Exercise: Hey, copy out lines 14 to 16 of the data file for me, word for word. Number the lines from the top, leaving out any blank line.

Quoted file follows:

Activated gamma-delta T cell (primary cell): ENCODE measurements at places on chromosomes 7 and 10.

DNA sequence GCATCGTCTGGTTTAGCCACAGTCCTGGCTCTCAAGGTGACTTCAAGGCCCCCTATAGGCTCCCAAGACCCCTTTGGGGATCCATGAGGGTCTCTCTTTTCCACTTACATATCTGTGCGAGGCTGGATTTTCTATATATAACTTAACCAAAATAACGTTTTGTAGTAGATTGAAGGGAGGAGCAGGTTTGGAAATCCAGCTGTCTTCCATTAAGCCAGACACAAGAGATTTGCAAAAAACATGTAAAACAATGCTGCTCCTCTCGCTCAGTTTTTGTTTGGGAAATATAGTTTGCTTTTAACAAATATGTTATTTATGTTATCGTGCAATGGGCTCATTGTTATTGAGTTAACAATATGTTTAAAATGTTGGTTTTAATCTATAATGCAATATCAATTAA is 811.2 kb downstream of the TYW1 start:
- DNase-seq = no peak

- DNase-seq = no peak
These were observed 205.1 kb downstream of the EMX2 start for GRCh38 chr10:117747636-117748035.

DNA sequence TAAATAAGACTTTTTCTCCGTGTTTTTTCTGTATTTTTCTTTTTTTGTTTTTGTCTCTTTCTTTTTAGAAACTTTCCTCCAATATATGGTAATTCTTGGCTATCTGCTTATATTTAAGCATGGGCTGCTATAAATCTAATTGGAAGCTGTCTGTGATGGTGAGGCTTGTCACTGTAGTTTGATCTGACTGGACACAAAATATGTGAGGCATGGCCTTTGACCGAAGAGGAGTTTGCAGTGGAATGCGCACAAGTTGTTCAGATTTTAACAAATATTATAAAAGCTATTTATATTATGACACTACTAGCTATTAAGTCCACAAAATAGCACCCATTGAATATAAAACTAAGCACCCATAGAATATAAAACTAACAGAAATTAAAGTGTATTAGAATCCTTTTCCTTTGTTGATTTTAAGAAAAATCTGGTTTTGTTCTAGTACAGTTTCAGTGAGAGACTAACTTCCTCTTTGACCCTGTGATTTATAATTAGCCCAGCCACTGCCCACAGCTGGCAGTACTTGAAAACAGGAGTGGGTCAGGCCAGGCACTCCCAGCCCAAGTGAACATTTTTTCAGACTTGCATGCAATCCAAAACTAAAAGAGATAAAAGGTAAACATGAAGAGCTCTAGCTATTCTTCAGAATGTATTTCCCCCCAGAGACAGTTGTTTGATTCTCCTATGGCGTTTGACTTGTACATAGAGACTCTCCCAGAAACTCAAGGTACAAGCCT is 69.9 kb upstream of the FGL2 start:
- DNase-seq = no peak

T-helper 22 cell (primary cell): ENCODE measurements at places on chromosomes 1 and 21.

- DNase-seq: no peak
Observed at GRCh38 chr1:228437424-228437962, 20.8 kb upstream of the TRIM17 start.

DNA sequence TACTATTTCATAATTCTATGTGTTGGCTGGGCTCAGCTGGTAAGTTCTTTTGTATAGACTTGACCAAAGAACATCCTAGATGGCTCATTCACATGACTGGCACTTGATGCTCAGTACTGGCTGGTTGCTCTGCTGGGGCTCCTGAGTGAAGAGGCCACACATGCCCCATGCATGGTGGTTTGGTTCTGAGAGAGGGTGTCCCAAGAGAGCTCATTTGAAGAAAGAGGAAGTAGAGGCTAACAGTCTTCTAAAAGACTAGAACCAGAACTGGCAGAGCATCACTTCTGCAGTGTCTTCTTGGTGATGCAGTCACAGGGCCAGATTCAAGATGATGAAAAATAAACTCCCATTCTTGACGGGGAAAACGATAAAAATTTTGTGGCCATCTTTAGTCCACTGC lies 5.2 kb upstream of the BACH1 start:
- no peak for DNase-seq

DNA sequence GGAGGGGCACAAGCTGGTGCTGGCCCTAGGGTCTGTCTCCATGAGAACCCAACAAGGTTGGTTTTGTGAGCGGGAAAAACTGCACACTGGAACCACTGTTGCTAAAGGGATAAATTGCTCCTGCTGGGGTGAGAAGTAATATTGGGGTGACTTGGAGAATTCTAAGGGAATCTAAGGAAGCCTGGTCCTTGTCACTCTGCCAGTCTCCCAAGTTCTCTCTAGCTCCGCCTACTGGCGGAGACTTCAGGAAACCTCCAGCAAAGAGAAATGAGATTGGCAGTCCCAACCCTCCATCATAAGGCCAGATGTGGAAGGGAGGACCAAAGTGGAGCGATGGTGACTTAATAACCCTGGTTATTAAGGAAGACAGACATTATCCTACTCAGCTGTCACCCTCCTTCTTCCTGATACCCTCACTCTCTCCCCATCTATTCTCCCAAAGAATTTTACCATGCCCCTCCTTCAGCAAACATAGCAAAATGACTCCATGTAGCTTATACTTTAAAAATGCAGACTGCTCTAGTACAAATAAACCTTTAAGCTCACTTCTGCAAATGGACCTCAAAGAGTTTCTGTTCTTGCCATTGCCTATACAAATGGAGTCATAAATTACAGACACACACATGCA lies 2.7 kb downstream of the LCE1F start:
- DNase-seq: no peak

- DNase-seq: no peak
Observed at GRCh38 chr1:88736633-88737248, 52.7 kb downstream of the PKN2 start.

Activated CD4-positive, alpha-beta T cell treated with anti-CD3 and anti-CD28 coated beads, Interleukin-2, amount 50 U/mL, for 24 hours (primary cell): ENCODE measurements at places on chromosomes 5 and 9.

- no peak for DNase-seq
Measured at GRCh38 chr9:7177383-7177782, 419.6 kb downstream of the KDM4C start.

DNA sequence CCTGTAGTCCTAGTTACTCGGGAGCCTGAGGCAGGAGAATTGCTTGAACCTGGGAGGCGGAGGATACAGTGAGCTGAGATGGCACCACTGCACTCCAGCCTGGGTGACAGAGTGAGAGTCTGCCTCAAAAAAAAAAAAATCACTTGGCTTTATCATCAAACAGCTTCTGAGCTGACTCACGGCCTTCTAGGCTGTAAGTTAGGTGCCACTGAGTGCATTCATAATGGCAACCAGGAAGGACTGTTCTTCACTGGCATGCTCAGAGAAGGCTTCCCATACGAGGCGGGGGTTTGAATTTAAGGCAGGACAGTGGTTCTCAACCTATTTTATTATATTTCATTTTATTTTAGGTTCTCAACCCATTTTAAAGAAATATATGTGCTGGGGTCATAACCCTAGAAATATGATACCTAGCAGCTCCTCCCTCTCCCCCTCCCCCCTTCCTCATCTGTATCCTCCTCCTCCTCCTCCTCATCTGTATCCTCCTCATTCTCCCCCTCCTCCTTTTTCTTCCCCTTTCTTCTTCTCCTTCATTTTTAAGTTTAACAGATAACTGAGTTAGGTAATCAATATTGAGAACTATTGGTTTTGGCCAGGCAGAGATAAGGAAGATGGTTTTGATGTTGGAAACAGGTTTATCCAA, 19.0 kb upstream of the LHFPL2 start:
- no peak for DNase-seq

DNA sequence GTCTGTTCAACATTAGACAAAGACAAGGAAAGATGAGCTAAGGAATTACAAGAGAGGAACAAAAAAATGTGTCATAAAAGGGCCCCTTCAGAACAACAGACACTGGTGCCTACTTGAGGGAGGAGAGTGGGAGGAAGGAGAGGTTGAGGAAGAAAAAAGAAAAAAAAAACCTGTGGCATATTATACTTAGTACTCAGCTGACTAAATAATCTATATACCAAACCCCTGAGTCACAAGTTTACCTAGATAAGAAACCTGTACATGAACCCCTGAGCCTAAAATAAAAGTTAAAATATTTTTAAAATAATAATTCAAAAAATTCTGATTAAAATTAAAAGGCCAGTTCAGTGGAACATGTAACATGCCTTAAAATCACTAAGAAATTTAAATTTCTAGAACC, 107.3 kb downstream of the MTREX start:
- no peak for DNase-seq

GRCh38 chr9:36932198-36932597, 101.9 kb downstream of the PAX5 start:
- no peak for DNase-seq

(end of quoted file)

- DNase-seq: no peak

- DNase-seq: no peak
Observed at GRCh38 chr1:88736633-88737248, 52.7 kb downstream of the PKN2 start.